A co-founder of Greenpeace is now speaking in favour of one of the things the organization has most vehemently opposed over the years.
Dr. Patrick Moore was the keynote speaker at this week's Manitoba Special Crops Symposium in Winnipeg.
Moore served for nine years
as President of Greenpeace Canada, and seven years as a Director of Greenpeace
International. As the leader of many campaigns Dr. Moore was a driving force
shaping policy and direction while Greenpeace became the world's largest
environmental activist organization. You could say since that time his
perspective on sustainability and environmental responsibility has changed
somewhat, with Moore now speaking in support of some of the things Greenpeace
opposed and still does.
He was asked about genetically modified crops, something he describes as one of the most important scientific advancements society has made. That's why he is particularly concerned about Greenpeace's success in blocking the introduction of Golden rice, a gm crop.
"Other gm rice varieties are able to eliminate micronutrient deficiency in the rice eating countries, which afflicts hundreds of million people, and actually causes between a quarter and half a million children to go blind and die young each year because of vitamin A deficiency because there is no beta carotene in rice," says Moore. "We can put beta carotene in rice through genetic modification, but Greenpeace has blocked this."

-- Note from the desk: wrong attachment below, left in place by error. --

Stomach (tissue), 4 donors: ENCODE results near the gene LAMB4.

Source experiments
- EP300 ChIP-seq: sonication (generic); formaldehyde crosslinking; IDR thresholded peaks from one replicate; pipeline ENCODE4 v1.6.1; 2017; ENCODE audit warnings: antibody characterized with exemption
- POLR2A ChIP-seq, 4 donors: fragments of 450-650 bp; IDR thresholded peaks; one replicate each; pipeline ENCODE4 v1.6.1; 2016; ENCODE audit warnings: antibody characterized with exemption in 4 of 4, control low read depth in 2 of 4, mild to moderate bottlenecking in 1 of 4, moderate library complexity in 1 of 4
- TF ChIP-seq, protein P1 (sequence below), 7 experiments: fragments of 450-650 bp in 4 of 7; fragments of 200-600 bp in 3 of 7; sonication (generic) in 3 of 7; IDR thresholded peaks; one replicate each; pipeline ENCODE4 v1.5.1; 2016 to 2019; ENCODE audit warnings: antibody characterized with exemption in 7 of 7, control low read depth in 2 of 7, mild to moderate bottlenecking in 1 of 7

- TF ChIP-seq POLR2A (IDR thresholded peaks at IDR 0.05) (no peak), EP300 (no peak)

Moore says this is a crime against humanity because they are preventing the curing of people who are dying by the hundreds of thousands a year due to vitamin A deficiency.
He says another example of the positives genetically modified crops provide is they've allowed agriculture to do things it couldn't do otherwise, for example growing soybeans that produce omega-3 fatty acids. He says this will be a boon for the aquaculture industry, vastly increasing its feedstock.
"One of the limitations on aquaculture is that fish and shellfish need omega-3 fats, and the best place to get them is from fishmeal, but fishmeal is a limited supply," says Moore. "But if we can grow soybeans and other terrestrial crops that have the foods necessary for fish production, we can vastly increase aquaculture."